No one on the visiting team can believe it. In our collective experience, nothing that benefits those incarcerated ever happens at any kind of clip, be it clemency, release for wrongful conviction, or parole. I am told by formerly incarcerated members of the California Coalition for Women Prisoners that the parole process is widely regarded as completely arbitrary. The wry joke is that your parole rests on whether or not the members of the parole board ate good breakfasts the morning of your hearing, or if anyone argued with a spouse before work. Often, people with no disciplinary infractions on their records are denied parole. It is deemed that they’ve not enrolled in enough self-help classes, no matter the number they’ve completed. Or the board will determine that the prisoner has not yet demonstrated enough insight into the crime she committed, no matter the evidence to the contrary. Last year, one of our members was denied parole after more than forty years inside. A trans man, they said he showed a confusion and dishonesty regarding his gender and therefore could not be trusted to conduct himself honorably in the free world. There is a seemingly sinister element of caprice threatening any potential reprieve. We are all guardedly hopeful for Suzy.

* * *

Suzy has lively blue eyes, regally high cheekbones, and silver-blond hair that frames a wide, friendly face. Every time I see her (even before the break in her case), she is jubilant, vibrating at a much more ecstatic level than the rest of us, and speaking in rapid, pious, often rhyming aphorisms. Suzy Mellen loves God. I like Suzy so much that I feel closer to God after I see her, as if a friend of Suzy’s is a friend of mine.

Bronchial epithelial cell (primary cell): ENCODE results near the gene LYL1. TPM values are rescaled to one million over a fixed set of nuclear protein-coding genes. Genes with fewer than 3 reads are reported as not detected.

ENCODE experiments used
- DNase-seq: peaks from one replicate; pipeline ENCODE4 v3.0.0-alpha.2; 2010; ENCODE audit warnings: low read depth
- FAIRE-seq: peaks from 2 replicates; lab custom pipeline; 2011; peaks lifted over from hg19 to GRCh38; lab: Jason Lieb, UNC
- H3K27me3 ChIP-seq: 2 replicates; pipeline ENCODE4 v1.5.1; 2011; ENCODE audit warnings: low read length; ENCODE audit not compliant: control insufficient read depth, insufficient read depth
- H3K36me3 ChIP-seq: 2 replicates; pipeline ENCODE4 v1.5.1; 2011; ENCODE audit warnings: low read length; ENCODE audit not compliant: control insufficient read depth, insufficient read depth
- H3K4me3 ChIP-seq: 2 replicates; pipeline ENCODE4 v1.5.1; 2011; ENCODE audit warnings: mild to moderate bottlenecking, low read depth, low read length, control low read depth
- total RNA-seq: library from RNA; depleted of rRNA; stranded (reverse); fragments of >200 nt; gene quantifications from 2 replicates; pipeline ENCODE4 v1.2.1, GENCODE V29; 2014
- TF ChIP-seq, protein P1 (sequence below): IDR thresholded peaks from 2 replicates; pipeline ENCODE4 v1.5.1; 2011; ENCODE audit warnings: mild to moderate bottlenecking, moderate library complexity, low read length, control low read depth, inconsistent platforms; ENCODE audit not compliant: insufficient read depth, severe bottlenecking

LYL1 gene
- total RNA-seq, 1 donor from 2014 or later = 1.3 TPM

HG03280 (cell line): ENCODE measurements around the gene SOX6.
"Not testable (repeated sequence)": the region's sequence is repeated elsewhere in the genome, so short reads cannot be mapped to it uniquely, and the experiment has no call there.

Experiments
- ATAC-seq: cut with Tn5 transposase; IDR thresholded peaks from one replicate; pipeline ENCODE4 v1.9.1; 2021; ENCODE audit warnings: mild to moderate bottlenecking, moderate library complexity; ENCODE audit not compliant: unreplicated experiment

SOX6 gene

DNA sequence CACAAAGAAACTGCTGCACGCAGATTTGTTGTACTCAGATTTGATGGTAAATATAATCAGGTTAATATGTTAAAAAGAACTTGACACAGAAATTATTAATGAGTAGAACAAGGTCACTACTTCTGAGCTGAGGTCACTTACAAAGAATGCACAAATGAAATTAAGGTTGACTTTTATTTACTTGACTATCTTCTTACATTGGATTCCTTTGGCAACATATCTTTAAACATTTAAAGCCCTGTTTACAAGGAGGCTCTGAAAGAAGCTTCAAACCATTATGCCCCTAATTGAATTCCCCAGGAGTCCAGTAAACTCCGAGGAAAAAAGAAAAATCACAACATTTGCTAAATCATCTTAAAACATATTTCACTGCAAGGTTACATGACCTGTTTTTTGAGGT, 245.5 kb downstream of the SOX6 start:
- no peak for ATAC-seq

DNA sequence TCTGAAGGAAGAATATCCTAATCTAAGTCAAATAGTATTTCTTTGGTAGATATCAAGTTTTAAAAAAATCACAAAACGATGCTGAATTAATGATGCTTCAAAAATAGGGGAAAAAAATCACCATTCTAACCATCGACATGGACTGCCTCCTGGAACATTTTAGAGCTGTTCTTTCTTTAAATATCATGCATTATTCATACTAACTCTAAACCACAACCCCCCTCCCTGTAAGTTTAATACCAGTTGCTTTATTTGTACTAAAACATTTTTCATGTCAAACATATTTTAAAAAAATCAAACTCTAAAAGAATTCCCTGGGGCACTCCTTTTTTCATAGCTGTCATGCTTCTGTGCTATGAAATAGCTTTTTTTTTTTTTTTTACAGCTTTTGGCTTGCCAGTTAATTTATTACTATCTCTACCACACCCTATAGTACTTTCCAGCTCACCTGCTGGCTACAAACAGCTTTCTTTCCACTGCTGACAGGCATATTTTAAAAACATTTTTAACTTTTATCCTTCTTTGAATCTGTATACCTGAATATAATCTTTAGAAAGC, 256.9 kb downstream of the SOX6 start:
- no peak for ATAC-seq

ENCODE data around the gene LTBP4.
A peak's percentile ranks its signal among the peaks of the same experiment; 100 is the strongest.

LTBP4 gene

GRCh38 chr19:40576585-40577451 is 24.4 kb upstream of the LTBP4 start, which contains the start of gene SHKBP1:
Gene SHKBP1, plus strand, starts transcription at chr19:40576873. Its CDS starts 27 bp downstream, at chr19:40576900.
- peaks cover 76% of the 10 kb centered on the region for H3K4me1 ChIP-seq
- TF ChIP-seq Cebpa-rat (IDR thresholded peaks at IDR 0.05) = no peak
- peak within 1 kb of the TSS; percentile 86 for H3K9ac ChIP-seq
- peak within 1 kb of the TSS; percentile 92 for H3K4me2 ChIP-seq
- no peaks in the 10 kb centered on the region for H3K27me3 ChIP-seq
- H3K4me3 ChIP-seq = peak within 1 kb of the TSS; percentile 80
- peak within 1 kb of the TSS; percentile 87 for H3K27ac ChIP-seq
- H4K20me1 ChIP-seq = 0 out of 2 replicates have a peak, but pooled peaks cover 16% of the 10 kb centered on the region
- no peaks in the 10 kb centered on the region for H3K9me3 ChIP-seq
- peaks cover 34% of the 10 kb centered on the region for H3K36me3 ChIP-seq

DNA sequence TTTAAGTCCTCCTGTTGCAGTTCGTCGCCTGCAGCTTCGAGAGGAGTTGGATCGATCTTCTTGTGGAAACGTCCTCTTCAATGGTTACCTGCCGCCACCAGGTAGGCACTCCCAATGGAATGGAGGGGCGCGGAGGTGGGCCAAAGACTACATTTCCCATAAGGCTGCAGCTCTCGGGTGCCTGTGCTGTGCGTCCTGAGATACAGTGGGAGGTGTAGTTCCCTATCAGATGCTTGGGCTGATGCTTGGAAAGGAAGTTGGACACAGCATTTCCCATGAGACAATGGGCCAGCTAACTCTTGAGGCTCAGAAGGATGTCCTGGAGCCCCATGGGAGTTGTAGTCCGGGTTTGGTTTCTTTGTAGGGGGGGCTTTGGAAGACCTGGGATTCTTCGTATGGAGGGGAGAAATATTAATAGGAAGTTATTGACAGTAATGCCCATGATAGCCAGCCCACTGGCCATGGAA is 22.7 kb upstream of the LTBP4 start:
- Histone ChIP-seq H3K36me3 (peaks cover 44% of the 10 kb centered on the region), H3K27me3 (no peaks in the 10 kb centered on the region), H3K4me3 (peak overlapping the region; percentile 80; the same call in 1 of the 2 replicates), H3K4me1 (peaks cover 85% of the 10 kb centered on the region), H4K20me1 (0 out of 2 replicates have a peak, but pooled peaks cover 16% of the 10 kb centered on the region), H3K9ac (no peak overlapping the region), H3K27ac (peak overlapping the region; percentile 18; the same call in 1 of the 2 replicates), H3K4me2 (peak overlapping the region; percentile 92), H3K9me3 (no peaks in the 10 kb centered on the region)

She leads a prayer circle that is very well attended. Sometimes I can’t tell if she knows she is being hilarious. Other times, when she offhandedly recounts her Bible-class lectures, I am sure she knows that she is a comedic force.

Suzy tells them:

“I used to do crystal meth, but now Jesus is my rock.”

“I get high on the most high because there’s no greater high than the most high.”

“I’m totally addicted to Jesus.”

“Attitude of gratitude,” she reminds me. All of her tones are certain. Suzy is even grateful that she’s made the best of her time in prison: She got off drugs and got close to God and helps her friends. Suzy says “a life without parole is still a life with purpose.”

When Suzy was arrested, she was at McDonald’s with her youngest daughter (nine at the time), about to order a Happy Meal. She described how the police took her, how her daughter had sensed something was wrong before they even appeared. She was charged with killing an ex-boyfriend with whom she had not been in contact. The lead detective and the DA, hungry for an arrest and conviction, placed Suzy at the scene of the crime based on those aforementioned falsified witness statements. A man who was present at the murder (at the risk of incriminating himself) is preparing to go on record stating that Suzy was nowhere nearby.